Senior Spotlight May 2020 – Trey Bell
This year we are continuing our tradition of Senior Spotlights! With graduation postponed, it is more important than ever to highlight this spring’s graduating class.
The class of May 2020 is experiencing their last few weeks of college unlike any of those who came before them. It has been a tough time, but the seniors are adapting to new ways of learning and are continuing to celebrate their accomplishments thus far.
Meet Trey Bell! Growing up in Moore, Trey was drawn to meteorology at a young age, “I have had a profound interest in meteorology since I was in junior high. On May 10th, 2010, during a significant severe weather outbreak across Oklahoma, I was utterly fascinated with what I was seeing from the broadcast meteorologists on the television. From that point onward, I knew I was destined to study the atmosphere and become a meteorologist. Walking across the stage at my high school graduation in 2015, I had absolutely no idea how much my life would be changed in just the next few years.”
Trey traveled a path to graduation unlike anyone else. He tells his story:
I’ve lived in Moore, OK, my entire life. I survived not one, not two, but three (more, if you count some other less impactful events) tornadoes tearing through my hometown. Living this close to a prestigious meteorology program, like the one at OU, I never really considered other schools. After completing some gen-ed transfer credits at Oklahoma City Community College for a year after high school, I was accepted to the OU School of Meteorology in the Fall of 2016.
As it may be inferred from above, I specifically wanted to pursue a career in broadcast meteorology. During one of our first meetings as freshmen, instructions on what to do for those interested in broadcast were announced, and this led into one of the most significant ventures of my undergraduate career – OU Nightly.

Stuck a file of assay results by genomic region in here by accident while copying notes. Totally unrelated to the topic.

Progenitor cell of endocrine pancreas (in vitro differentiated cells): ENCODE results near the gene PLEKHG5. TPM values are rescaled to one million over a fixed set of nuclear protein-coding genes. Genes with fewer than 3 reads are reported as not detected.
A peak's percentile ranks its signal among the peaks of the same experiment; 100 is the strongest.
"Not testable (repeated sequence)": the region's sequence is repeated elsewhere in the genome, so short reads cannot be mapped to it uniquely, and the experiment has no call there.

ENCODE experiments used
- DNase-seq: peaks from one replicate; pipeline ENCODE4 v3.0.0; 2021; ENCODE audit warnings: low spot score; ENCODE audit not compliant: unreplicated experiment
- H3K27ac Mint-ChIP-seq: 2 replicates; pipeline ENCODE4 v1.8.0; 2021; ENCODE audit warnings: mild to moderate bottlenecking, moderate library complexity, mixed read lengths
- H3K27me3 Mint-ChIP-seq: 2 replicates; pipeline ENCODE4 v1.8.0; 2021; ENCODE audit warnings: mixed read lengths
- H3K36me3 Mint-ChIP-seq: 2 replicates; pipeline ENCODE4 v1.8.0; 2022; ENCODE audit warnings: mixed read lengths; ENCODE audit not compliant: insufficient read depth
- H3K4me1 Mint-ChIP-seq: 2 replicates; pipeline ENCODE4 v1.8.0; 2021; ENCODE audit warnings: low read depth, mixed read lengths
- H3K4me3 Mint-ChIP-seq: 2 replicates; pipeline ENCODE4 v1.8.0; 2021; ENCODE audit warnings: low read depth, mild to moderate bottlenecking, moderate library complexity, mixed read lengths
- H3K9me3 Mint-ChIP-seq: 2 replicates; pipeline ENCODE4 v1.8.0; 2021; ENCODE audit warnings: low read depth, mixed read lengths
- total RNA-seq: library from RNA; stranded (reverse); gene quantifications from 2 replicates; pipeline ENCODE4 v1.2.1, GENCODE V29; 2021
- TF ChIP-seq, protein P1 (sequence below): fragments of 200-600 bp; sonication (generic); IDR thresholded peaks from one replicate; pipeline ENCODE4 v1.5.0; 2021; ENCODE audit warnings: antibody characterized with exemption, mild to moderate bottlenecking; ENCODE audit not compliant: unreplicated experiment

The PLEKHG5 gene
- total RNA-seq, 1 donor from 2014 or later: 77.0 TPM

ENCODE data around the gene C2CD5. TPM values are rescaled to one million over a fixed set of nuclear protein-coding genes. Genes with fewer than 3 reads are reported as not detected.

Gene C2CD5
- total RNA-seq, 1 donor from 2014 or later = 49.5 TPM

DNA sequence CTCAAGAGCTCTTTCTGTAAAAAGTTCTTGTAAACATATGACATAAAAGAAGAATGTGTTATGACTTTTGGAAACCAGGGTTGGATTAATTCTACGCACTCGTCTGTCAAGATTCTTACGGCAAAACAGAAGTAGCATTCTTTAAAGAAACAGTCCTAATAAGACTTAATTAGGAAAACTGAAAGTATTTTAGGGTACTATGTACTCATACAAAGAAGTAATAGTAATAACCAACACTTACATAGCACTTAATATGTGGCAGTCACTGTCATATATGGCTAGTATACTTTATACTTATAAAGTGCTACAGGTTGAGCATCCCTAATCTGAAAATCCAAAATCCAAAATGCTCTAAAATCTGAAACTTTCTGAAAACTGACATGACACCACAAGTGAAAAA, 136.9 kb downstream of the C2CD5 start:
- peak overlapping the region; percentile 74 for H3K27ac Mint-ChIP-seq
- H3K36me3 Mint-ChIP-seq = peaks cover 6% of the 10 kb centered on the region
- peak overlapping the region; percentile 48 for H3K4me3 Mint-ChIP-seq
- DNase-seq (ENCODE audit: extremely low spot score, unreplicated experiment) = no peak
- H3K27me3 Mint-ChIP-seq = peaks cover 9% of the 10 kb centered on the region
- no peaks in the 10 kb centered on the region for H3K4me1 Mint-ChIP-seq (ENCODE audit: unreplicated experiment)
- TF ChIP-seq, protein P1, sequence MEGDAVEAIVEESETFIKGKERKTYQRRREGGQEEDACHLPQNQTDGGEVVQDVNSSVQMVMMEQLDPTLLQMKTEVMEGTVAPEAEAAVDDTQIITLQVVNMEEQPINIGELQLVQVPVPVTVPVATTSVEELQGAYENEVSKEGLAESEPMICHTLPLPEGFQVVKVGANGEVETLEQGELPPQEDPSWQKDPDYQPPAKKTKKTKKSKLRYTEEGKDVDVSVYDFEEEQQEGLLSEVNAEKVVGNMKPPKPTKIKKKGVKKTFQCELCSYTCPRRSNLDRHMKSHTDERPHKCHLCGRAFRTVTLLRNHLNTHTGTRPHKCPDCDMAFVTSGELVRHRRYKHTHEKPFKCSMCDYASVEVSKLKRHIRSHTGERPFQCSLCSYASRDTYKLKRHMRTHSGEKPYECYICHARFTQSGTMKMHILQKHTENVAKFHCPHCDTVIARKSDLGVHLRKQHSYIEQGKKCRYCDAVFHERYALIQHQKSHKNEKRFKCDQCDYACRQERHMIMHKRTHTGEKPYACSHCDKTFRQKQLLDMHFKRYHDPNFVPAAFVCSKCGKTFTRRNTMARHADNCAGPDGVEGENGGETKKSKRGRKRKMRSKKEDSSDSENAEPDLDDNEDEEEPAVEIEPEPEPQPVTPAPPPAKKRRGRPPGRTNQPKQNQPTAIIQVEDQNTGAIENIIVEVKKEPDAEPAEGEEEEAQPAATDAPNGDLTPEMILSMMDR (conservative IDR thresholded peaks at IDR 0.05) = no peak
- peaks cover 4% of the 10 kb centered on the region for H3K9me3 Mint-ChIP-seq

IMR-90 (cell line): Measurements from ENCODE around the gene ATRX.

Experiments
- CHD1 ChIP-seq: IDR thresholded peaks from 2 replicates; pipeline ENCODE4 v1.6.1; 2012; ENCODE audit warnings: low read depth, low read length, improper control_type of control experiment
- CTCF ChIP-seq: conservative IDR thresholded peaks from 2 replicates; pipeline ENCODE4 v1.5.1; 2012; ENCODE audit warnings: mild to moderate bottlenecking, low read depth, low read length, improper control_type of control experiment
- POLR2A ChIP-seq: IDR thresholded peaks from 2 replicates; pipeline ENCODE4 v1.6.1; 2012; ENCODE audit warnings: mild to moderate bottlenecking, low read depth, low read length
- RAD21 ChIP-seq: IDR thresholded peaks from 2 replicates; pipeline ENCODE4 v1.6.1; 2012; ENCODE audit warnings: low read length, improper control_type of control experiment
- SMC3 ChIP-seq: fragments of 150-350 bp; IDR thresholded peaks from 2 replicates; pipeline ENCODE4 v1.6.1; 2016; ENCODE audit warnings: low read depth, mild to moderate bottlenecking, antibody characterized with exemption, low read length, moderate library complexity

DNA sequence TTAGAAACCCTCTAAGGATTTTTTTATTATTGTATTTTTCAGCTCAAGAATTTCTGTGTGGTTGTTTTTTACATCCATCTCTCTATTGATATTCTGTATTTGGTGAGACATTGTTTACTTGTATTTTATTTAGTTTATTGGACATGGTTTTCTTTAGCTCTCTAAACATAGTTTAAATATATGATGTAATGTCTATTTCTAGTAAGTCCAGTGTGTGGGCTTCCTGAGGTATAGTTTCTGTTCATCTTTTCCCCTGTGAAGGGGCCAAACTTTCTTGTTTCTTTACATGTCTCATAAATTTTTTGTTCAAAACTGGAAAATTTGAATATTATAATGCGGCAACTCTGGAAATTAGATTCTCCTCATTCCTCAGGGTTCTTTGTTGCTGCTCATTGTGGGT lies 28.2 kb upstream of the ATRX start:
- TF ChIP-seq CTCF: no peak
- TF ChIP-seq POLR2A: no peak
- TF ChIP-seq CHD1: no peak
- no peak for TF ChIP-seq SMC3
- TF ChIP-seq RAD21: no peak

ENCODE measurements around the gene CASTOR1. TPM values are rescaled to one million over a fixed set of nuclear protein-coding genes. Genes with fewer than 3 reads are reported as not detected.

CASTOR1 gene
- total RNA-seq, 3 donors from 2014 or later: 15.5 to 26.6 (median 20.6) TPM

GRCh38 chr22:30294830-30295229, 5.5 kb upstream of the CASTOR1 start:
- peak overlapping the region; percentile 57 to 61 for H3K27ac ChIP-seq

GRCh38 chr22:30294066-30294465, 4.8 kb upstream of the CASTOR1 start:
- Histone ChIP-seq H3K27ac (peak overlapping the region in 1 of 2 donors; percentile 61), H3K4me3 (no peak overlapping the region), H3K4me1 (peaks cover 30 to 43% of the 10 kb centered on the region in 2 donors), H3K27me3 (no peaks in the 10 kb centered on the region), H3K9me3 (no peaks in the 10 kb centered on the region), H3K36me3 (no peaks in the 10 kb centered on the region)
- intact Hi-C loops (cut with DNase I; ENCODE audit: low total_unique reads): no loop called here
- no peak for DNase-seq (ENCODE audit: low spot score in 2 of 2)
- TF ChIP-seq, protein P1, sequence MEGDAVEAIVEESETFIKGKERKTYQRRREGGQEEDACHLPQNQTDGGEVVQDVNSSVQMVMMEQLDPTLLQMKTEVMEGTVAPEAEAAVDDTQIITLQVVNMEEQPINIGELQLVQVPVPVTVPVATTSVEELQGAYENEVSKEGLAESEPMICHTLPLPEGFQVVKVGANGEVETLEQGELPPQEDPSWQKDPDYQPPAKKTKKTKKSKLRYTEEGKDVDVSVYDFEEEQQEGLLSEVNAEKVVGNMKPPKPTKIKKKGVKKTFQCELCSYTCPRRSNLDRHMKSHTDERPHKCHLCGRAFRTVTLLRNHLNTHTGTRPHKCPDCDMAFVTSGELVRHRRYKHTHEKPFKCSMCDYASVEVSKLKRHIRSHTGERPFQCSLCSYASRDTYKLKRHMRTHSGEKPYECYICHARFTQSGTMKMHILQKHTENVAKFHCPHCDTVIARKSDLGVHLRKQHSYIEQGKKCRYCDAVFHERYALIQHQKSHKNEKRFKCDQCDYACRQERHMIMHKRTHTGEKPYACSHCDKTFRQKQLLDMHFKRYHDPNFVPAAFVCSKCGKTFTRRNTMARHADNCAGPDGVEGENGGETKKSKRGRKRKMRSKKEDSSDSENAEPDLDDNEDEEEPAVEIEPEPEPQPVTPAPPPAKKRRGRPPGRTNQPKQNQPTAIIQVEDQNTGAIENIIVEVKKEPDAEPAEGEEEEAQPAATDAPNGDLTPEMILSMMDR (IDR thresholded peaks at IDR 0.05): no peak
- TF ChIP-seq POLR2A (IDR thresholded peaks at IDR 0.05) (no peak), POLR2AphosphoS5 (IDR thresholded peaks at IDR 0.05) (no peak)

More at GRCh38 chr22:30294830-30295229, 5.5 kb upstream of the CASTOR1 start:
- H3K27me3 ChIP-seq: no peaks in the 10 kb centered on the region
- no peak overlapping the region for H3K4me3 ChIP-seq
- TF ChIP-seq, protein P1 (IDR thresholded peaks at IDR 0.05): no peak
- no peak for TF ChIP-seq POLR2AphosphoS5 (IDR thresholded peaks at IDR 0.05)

OU Nightly was an unexpected privilege I was so fortunate to receive and introduced me to friends who have changed my life in unimaginable ways. Through OU Nightly, for the first time I was able to dip my toes into broadcasting by preparing and anchoring my own weather cast on a live televised newscast. During my time at OU Nightly, I gained invaluable skills that I will carry with me into the rest of my life.
During the Spring semester of my junior year, I completed Dr. Kevin Kloesel’s Applications of Weather Forecasting class, which opened my eyes to the endless range of ways an education in meteorology can be applied and utilized that I hadn’t necessarily considered before. I began to wonder whether broadcast was truly where I was meant to be.
During Summer 2019, I was an intern at KOKH FOX25 in Oklahoma City. The hands-on experience I gained in this position was so exciting and enriching. I got right in the trenches with all of the meteorologists at the station during the extremely active severe season in May and June of last year. The people at FOX25 were some of the coolest, down to Earth people I have ever met. I feel I have lifetime friends and mentors at that station.